Tom Kuntzleman's blog

DIY Vapor Catalyzed Chemiluminescence

glow sticks and filter paper

I recently watched a video in which a chemist (who goes by the nickname “NurdRage”) activated a chemiluminescent reaction by vapor deposition. I wanted to try it out for myself! Unfortunately, oxalyl chloride is toxic, corrosive, and a lachrymator. Thus, the experiment conducted by NurdRage needs to be conducted in a hood, and it is not particularly amenable to simple presentations. I began to wonder how I could create this vapor activated chemiluminescence using simple materials.

Chemical Mystery #10: Out of the Blue!

the demo in action

In this simple trick, colors are made to "magically" appear and disappear on a straw. This science experiment is very easy to do...if you know your chemistry!

Reduction of Permanganate Ion by Acids in Rhubarb, Apples, and Candy


If rhubarb stem is placed in a solution of permanganate, the purple permanganate ion is reduced to the colorless Mn2+ ion. It is thought that the oxalic acid present in rhubarb causes this reduction. The investigations presented in this post provide evidence that this may not be the whole story...

Exploring the Diet Coke and Mentos Experiment

Diet Coke and Mentos eruption

I think this experiment provides a fantastic vehicle to involve students of all ages in small, hands-on and exploratory research projects. Like many others, my students and I have investigated various aspects of this interesting fountain.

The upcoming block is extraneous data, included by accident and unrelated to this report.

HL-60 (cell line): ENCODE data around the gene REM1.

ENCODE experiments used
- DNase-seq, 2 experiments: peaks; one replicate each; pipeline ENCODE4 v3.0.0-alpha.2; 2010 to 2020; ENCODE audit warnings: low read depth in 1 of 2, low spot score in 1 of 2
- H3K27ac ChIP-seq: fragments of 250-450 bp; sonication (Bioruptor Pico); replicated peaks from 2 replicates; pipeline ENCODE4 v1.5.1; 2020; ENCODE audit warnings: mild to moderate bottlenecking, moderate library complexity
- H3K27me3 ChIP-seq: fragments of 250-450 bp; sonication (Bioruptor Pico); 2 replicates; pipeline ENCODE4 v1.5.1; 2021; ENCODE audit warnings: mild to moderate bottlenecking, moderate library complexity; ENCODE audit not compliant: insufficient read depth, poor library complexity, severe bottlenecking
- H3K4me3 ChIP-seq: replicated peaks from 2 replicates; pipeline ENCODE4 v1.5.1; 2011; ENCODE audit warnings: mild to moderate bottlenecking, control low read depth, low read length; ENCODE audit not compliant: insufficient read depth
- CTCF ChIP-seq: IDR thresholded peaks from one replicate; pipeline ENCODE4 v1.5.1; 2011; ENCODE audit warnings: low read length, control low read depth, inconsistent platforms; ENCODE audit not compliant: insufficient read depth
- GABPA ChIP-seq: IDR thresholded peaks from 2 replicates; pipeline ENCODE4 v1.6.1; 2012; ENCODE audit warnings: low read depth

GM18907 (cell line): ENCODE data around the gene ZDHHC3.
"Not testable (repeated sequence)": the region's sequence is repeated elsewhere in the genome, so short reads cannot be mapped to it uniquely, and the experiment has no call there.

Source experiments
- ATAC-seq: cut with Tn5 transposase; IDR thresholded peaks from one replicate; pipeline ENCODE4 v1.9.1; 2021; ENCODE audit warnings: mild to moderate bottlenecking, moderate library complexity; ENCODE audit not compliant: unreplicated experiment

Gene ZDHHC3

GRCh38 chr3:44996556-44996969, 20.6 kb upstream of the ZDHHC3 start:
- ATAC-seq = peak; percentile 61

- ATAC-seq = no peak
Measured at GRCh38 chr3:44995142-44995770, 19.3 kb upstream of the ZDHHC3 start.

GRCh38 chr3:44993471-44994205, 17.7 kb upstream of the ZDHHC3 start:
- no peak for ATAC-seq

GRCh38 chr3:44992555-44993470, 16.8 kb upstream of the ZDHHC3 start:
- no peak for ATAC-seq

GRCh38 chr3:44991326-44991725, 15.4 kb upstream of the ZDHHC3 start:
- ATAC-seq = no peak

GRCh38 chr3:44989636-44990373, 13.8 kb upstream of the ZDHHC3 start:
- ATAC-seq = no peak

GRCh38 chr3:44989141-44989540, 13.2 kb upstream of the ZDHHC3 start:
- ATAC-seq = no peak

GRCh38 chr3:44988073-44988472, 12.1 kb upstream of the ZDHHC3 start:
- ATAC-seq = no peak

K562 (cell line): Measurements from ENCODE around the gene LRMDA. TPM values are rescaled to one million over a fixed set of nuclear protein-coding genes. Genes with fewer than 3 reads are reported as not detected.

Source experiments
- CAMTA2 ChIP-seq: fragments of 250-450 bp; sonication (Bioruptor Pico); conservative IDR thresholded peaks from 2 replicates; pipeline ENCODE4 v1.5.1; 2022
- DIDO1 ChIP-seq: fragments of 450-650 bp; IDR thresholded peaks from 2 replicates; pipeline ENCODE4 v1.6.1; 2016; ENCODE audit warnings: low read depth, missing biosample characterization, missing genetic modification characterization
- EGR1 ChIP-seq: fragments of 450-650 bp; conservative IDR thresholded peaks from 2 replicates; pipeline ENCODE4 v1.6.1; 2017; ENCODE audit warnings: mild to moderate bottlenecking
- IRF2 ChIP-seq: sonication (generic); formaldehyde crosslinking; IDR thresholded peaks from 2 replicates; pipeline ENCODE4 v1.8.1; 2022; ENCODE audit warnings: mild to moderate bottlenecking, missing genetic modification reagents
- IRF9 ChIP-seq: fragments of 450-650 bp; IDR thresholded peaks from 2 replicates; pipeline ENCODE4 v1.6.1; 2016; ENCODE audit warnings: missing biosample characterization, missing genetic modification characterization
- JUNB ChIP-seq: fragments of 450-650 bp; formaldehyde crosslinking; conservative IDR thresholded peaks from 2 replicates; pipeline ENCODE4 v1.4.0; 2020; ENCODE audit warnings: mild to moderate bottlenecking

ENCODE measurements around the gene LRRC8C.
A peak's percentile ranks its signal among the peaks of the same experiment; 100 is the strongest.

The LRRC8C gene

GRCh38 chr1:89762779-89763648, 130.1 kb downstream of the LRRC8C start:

Chemistry in a Bottle

density bottles

Are you familiar with the dynamic density bottle experiment? This interesting experiment was invented by Lynn Higgins, and is sold by various science supply companies. Two immiscible liquids (usually salt water and isopropyl alcohol) and two different types of plastic pieces are contained within a dynamic density bottle. The plastic pieces display curious floating and sinking behavior when the bottle is shaken. You can find out even more about how a colleague and I have explored the experiment by attending our session within the ChemEd X Conference: Chemistry Education for the Next Generation.

Investigations of Chemicals in Natural Food Coloring. Part 3: Sunflower

Fluorescence of sunflower dye

The chemistry of the Sunflower dye found in McCormick’s Color from Nature food dyes is explored in this post. This is the last in a three-part series in which several experiments and demonstrations that can be done with Color from Nature food dyes are described.